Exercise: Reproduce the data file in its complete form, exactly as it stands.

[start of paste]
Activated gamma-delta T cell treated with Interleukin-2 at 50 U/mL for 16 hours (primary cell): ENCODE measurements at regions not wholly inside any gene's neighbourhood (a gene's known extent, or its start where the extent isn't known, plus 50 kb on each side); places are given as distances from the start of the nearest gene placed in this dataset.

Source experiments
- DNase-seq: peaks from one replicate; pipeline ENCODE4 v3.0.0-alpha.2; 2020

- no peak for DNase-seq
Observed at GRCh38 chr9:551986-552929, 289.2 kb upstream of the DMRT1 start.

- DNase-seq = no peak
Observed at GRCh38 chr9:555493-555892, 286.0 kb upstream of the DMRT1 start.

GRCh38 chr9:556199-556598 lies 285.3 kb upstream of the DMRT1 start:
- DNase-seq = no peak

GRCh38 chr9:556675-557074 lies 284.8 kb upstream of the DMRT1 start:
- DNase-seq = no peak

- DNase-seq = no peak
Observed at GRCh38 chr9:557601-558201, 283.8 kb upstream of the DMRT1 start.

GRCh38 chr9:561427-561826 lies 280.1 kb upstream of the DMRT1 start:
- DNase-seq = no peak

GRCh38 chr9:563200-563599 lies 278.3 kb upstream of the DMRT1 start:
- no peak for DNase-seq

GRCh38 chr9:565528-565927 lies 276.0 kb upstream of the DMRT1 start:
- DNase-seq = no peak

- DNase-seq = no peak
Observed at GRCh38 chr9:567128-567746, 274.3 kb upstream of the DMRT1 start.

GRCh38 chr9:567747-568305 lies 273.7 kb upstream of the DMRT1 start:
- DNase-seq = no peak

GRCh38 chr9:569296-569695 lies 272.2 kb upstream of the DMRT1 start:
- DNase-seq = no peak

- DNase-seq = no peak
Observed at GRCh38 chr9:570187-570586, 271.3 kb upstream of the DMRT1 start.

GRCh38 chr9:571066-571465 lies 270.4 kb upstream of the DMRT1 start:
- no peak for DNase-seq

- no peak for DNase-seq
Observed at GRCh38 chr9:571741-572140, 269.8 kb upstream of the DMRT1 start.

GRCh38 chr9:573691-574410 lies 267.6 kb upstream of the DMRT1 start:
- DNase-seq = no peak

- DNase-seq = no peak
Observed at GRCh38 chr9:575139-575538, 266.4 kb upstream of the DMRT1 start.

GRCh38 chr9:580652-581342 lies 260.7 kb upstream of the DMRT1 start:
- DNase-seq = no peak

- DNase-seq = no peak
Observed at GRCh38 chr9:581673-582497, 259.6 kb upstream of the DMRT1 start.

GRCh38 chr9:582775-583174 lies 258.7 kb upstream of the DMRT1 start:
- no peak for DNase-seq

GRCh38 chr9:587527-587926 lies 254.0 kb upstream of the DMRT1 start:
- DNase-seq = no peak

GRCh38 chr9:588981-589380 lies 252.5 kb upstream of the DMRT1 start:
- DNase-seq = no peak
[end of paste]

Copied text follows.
Activated gamma-delta T cell treated with Interleukin-2 at 50 U/mL for 16 hours (primary cell): ENCODE measurements at regions not wholly inside any gene's neighbourhood (a gene's known extent, or its start where the extent isn't known, plus 50 kb on each side); places are given as distances from the start of the nearest gene placed in this dataset.

Source experiments
- DNase-seq: peaks from one replicate; pipeline ENCODE4 v3.0.0-alpha.2; 2020

- no peak for DNase-seq
Observed at GRCh38 chr9:551986-552929, 289.2 kb upstream of the DMRT1 start.

- DNase-seq = no peak
Observed at GRCh38 chr9:555493-555892, 286.0 kb upstream of the DMRT1 start.

GRCh38 chr9:556199-556598 lies 285.3 kb upstream of the DMRT1 start:
- DNase-seq = no peak

GRCh38 chr9:556675-557074 lies 284.8 kb upstream of the DMRT1 start:
- DNase-seq = no peak

- DNase-seq = no peak
Observed at GRCh38 chr9:557601-558201, 283.8 kb upstream of the DMRT1 start.

GRCh38 chr9:561427-561826 lies 280.1 kb upstream of the DMRT1 start:
- DNase-seq = no peak

GRCh38 chr9:563200-563599 lies 278.3 kb upstream of the DMRT1 start:
- no peak for DNase-seq

GRCh38 chr9:565528-565927 lies 276.0 kb upstream of the DMRT1 start:
- DNase-seq = no peak

- DNase-seq = no peak
Observed at GRCh38 chr9:567128-567746, 274.3 kb upstream of the DMRT1 start.

GRCh38 chr9:567747-568305 lies 273.7 kb upstream of the DMRT1 start:
- DNase-seq = no peak

GRCh38 chr9:569296-569695 lies 272.2 kb upstream of the DMRT1 start:
- DNase-seq = no peak

- DNase-seq = no peak
Observed at GRCh38 chr9:570187-570586, 271.3 kb upstream of the DMRT1 start.

GRCh38 chr9:571066-571465 lies 270.4 kb upstream of the DMRT1 start:
- no peak for DNase-seq

- no peak for DNase-seq
Observed at GRCh38 chr9:571741-572140, 269.8 kb upstream of the DMRT1 start.

GRCh38 chr9:573691-574410 lies 267.6 kb upstream of the DMRT1 start:
- DNase-seq = no peak

- DNase-seq = no peak
Observed at GRCh38 chr9:575139-575538, 266.4 kb upstream of the DMRT1 start.

GRCh38 chr9:580652-581342 lies 260.7 kb upstream of the DMRT1 start:
- DNase-seq = no peak

- DNase-seq = no peak
Observed at GRCh38 chr9:581673-582497, 259.6 kb upstream of the DMRT1 start.

GRCh38 chr9:582775-583174 lies 258.7 kb upstream of the DMRT1 start:
- no peak for DNase-seq

GRCh38 chr9:587527-587926 lies 254.0 kb upstream of the DMRT1 start:
- DNase-seq = no peak

GRCh38 chr9:588981-589380 lies 252.5 kb upstream of the DMRT1 start:
- DNase-seq = no peak